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Margo Kline: Shanghai Quartet Exudes Excellence

The ensemble performs beautifully before a full house at the Santa Barbara Museum of Art

If the world grows smaller every day, the downside is offset by an upside, displayed last week by the Shanghai Quartet at the Santa Barbara Museum of Art.

Four young men — three from China and one from Spanish Harlem — form the dazzling ensemble, which played before a full house in the museum’s Mary Craig Auditorium. They received a well-deserved welcome, hearty applause at the end of each piece and more when the concert was over.

The Shanghai Quartet: Weigang Li and Yi-Wen Jiang, violin; Honggang Li, viola; and Nicholas Tzavaras, cello.
The Shanghai Quartet: Weigang Li and Yi-Wen Jiang, violin; Honggang Li, viola; and Nicholas Tzavaras, cello. (Shanghai Quartet photo)

From the first notes, it was apparent that they are exceptional musicians: violinists Weigang Li and Yi-Wen Jiang, violist Honggang Li and cellist Nicholas Tzavaras (from Spanish Harlem).

The brothers Lis studied and taught at the Juilliard School, among many other credits. Jiang has taken master classes with Pinchas Zukerman, and Tzavaras has degrees from the New England Conservatory and State University of New York. These laurels barely skim the surface of the various honors earned by the four players; the proof, of course, was in the playing.

The first offering was Chinese folk music, in a set arranged by Jiang: Morning in the Miao Mountain and Reflections of the Moon in the Er-Quan Spring. The pieces were lovely and heart-rending. Of course, the Chinese repertory abounds in graceful music from a 5,000-year culture. The pieces conveyed that richness in arrangements appealing to Western ears as well.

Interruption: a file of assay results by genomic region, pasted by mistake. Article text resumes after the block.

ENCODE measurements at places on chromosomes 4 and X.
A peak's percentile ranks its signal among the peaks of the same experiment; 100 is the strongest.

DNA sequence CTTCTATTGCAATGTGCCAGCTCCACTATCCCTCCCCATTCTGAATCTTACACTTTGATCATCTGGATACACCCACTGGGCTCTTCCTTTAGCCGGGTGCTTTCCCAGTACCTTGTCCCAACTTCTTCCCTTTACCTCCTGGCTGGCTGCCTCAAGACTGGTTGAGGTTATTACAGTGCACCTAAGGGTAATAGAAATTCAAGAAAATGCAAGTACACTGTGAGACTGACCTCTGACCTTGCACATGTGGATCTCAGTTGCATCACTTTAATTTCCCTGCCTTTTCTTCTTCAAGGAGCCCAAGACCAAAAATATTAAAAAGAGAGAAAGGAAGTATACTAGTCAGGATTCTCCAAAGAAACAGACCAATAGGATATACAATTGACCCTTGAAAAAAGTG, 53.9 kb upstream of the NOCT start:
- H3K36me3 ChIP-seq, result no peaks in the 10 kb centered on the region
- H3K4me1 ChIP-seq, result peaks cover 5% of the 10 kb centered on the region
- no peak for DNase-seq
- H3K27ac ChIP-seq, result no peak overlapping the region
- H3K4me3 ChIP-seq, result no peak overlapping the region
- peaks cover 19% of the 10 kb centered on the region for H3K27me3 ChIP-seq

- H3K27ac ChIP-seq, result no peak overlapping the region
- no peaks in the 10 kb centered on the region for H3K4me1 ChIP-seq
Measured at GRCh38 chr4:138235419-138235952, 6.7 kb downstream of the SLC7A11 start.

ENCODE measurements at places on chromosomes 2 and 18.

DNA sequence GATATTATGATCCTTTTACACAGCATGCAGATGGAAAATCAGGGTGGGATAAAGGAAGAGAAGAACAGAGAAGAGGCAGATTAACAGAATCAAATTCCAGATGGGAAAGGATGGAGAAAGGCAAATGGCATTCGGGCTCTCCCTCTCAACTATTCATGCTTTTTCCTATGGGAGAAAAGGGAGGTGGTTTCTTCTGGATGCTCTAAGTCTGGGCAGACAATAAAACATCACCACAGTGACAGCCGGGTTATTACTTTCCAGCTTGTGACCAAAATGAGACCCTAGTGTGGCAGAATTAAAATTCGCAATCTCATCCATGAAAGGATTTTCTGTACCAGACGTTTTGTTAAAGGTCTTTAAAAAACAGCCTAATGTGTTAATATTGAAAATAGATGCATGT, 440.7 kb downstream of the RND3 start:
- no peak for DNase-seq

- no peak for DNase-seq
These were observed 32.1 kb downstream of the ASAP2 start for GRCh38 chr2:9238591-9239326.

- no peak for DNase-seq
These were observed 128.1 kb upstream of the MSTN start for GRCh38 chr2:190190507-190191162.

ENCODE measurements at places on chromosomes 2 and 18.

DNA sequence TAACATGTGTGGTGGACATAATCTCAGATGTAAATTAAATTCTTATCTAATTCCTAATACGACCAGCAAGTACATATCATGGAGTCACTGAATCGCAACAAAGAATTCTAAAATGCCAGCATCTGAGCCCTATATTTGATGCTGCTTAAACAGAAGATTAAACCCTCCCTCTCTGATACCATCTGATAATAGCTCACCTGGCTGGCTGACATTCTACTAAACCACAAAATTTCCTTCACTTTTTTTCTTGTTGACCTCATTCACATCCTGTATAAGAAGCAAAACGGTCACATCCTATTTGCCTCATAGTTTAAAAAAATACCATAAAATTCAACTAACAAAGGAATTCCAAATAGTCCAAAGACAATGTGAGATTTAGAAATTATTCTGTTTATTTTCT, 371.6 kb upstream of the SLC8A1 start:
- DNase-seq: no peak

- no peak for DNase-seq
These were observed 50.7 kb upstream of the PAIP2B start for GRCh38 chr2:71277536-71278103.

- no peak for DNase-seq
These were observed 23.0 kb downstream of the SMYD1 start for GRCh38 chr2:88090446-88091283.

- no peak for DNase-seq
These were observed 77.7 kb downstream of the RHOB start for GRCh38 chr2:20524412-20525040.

Those works were followed by the String Quartet No. 11 in F Minor, Opus 95, “Serioso,” of Ludwig van Beethoven. The composer has been quoted as saying, “The Quartet is written for a small circle of connoisseurs and is never to be performed in public.” Little did he know. The instrumentalists played it movingly, and the audience responded in kind.

Closing out the concert’s first portion was the String Quartet No. 3, “Leaves From an Unwritten Diary,” by Kristoff Penderecki. He wrote it in honor of the Shanghai Quartet’s 25th anniversary and his own 75th birthday. It premiered earlier this year at Montclair State University in New Jersey, where the Shanghai ensemble is quartet-in-residence. It’s a stunning work, sure to be heard often in the future.

After intermission, the evening concluded with a performance of the String Quartet in G Minor, Opus 10 by Claude Debussy. Some online research revealed that Debussy’s only completed string quartet was composed when he was in the midst of stormy liaisons with women, and at odds with his fellow composer, Maurice Ravel. Whatever the effect of those distractions on Debussy, he produced a substantial four-part quartet that was beautifully performed by the Shanghai players.

The program noted that the concert was “supported by the Katherine Putnam and Reginald M. Falleti Concert Fund.” All who were present for the extraordinary evening are indeed indebted, to the fund and to the museum.

— Margo Kline covers the arts as a Noozhawk contributor.

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